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The site for the "Eastern Indiana Hospital for the Insane," (now known as Richmond State Hospital), of approximately 307 acres, was purchased in 1878. Construction started in 1884 and was completed in 1890. While the Indiana legislature had authorized the establishment of a "hospital for the insane" as early as 1827, the doors of the Indiana Hospital for the Insane (later re-named Central State Hospital) did not open until 1848. Information on Central State Hospital and the early years of state hospitals in Indiana can be found at Indiana Archives and Records Administration State Archives Division's website on Central State Hospital .

At Richmond, between 1887 and 1890, three of the completed buildings were occupied by "The School for Feeble Minded Youth." In 1890, these patients were transferred to what is now known as the "Fort Wayne Developmental Center." The buildings were refurbished and the hospital formally opened on July 29, 1890, with the first patient admitted on August 4, 1890.

Stained glass window in administration building

The hospital buildings were constructed on the "cottage plan" in order to prevent any "disastrous conflagration," and provide for immediate evacuation of a small number of persons in case of fire. There are many interesting architectural details in the older buildings, including exterior cupolas, interior detailing such as intricate railings and stained glass.
Cupola Railing

Although the general layout followed the cottage plan, the main administration building with adjacent buildings extending like wings is very similar to the "Kirkbride" plan which was the model for many "asylums" constructed during this era. See for further information on Dr. Kirkbride and the Kirkbride design. The Hospital has had a number of names through the years, including East Indiana Asylum for the Insane, East Indiana Hospital for the Insane and finally Richmond State Hospital. Although it was never an official name, it was long referred to as "East Haven."

The post card images below all bear inscriptions which include an "East Haven" designation. Apparently post cards of various "asylums" were once common. Click on the images below to see larger post card photos and drawings of the early years of Richmond State Hospital.

East Haven Post Card- click for larger view Administration Building Post Card- click for larger view Triplet Building Post Card- click for larger view Administration Building and Adjacent Buildings Postcard picture- click for larger view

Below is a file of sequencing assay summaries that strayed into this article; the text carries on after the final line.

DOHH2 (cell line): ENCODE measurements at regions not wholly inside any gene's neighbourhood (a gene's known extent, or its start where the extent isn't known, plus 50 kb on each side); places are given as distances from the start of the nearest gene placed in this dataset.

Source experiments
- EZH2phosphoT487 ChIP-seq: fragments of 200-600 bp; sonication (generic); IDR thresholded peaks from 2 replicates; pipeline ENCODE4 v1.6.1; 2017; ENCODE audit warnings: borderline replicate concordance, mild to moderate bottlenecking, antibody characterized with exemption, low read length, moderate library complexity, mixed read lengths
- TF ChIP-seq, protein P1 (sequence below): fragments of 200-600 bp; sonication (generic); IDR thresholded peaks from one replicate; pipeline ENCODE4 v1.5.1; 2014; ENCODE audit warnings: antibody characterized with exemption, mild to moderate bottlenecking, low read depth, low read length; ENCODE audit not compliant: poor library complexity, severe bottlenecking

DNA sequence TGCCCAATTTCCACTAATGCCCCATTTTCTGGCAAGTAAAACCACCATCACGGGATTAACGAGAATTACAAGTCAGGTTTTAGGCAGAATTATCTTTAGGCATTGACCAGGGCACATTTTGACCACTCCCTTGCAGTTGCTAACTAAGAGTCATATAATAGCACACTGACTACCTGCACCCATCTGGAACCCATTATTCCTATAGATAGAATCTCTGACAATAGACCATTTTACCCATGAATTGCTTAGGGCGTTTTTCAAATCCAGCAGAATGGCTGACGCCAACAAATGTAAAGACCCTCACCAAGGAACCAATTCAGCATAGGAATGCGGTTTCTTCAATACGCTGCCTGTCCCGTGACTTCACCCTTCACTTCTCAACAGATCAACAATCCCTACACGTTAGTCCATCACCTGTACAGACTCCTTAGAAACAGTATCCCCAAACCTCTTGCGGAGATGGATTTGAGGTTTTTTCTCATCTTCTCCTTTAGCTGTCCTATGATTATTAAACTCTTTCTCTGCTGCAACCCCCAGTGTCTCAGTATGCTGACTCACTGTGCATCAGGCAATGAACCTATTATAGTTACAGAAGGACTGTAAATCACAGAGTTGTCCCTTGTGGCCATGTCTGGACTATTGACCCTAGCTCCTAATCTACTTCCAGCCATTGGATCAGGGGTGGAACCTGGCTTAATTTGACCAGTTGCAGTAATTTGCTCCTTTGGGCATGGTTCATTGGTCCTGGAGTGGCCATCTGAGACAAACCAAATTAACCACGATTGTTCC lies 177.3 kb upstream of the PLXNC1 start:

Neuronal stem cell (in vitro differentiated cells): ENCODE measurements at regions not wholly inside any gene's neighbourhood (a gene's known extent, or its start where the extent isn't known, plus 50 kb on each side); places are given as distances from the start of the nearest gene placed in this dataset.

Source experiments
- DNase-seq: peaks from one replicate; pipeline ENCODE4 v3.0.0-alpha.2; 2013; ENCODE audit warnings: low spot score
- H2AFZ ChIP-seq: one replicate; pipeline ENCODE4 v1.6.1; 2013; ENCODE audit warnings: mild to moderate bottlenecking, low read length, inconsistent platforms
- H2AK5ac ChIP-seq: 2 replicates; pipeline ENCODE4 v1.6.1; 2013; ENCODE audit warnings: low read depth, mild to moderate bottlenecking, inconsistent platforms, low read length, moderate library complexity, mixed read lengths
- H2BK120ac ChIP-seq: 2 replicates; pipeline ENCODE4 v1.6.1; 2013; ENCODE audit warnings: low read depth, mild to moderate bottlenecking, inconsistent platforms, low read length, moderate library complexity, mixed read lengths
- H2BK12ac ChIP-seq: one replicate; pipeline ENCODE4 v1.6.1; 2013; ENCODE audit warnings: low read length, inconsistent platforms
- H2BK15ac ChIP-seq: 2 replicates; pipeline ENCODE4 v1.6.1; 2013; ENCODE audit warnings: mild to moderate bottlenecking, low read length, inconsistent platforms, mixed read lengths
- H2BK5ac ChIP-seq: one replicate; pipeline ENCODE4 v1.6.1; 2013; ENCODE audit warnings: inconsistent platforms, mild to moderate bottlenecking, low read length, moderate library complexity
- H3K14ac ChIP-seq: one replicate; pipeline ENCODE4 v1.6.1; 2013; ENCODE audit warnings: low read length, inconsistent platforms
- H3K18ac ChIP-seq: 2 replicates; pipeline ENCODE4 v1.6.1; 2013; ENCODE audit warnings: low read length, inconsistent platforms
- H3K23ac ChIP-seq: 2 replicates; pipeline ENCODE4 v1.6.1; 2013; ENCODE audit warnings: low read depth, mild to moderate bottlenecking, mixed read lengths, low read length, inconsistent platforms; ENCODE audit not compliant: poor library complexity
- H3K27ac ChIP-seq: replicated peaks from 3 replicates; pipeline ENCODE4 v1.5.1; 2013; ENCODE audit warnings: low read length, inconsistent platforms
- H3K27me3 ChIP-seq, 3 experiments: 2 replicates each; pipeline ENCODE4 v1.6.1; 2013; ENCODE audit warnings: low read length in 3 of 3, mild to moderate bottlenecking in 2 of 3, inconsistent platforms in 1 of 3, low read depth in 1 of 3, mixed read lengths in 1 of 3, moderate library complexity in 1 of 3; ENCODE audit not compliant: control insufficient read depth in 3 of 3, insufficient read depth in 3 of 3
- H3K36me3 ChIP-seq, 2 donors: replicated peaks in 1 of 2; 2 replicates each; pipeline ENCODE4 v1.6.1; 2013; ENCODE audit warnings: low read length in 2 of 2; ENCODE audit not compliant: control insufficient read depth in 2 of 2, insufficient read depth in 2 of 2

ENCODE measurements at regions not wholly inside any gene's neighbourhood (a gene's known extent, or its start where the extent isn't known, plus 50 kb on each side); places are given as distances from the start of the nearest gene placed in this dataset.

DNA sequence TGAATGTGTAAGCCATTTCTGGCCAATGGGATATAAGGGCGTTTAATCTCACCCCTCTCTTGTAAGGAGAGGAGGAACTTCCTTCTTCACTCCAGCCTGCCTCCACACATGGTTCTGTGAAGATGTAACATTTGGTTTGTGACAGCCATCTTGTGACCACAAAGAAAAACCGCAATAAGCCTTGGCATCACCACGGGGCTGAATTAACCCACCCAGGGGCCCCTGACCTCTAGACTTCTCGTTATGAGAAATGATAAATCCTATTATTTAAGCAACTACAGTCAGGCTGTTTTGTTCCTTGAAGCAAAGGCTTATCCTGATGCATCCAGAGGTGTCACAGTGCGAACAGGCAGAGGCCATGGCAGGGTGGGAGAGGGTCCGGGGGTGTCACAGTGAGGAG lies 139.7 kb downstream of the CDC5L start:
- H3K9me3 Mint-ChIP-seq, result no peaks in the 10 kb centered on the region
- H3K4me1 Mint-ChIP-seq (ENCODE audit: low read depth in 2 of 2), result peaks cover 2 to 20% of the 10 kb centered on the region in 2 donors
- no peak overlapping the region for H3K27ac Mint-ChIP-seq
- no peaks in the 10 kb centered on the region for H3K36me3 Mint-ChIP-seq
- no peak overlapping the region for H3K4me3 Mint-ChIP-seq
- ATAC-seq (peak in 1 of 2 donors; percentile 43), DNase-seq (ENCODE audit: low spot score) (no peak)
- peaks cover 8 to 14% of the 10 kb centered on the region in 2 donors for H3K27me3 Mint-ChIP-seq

In 1911, the "Colony Act" was passed and additional acreage was purchased to allow patients to work the farmlands. Richmond was selected to be the parent institution for this type of treatment. The five farms acquired were christened "Wayne Farms." The local arboretum furnished the names: Cedar, Maple, Pine, etc. Male patients with a agricultural background were placed in the colonies. Their productive efforts were realized in many ways, but specifically through ribbons and prizes received from the exhibits of cattle and farm products at the Wayne County Fair as well as the Indiana State Fair.

On May 16, 1927, the hospital's name was changed from " Eastern Indiana Hospital for the Insane" to " Richmond State Hospital."

Klepfer All Faiths Chapel

Located on the grounds is the Klepfer All Faiths Chapel. Financed entirely by donations from the community, the chapel was named in honor of Dr. Jefferson Klepfer, M.D., who served as superintendent from 1953 to 1976.

Through the years, many changes have occurred. In 1980, Richmond State Hospital was certified for Medicare/Medicaid patients and, in 1986, the Joint Commission for Accreditation of Healthcare Organizations accredited the hospital.

To better serve the patients who require continued treatment the hospital has programs geared to the needs of individuals with persistent and severe mental disorders and the older person with mental illness. Richmond State Hospital provides services to patients from the Community Mental Health Centers in East Central and Northeast Indiana. Many patients come from larger urban settings, but many of the patients continue to be from small rural communities.

Food Service Building

Two of the newer buildings that comprise Richmond State Hospital are the 192-bed Residential Treatment Center and the food Preparation Center. Both were completed in 1991. all of the hospital building are on a 120-acre campus that has been developed into a park-like setting with beautiful trees, shrubs, copious flower beds and a pond.

In 2001 work was completed on the CTC complex. Nestled in front of the existing RTC building, CTC (Continued Treatment Center) brought together our Lab, Pharmacy and Dental Clinic in one centralized state of the art location. In addition CTC houses our social club, gymnasium, crafts area and classrooms dedicated to Recovery and Rehabilitation curriculums. CTC also serves as a regional training site with our spacious training center.

After just over 125 years of providing mental health services, Richmond State Hospital continues the commitment to meet the needs of our changing population. The primary goal of the hospital continues to be to plan for and, in cooperation with other care providers, develop and deliver a comprehensive and integrated system of mental health services of superior quality.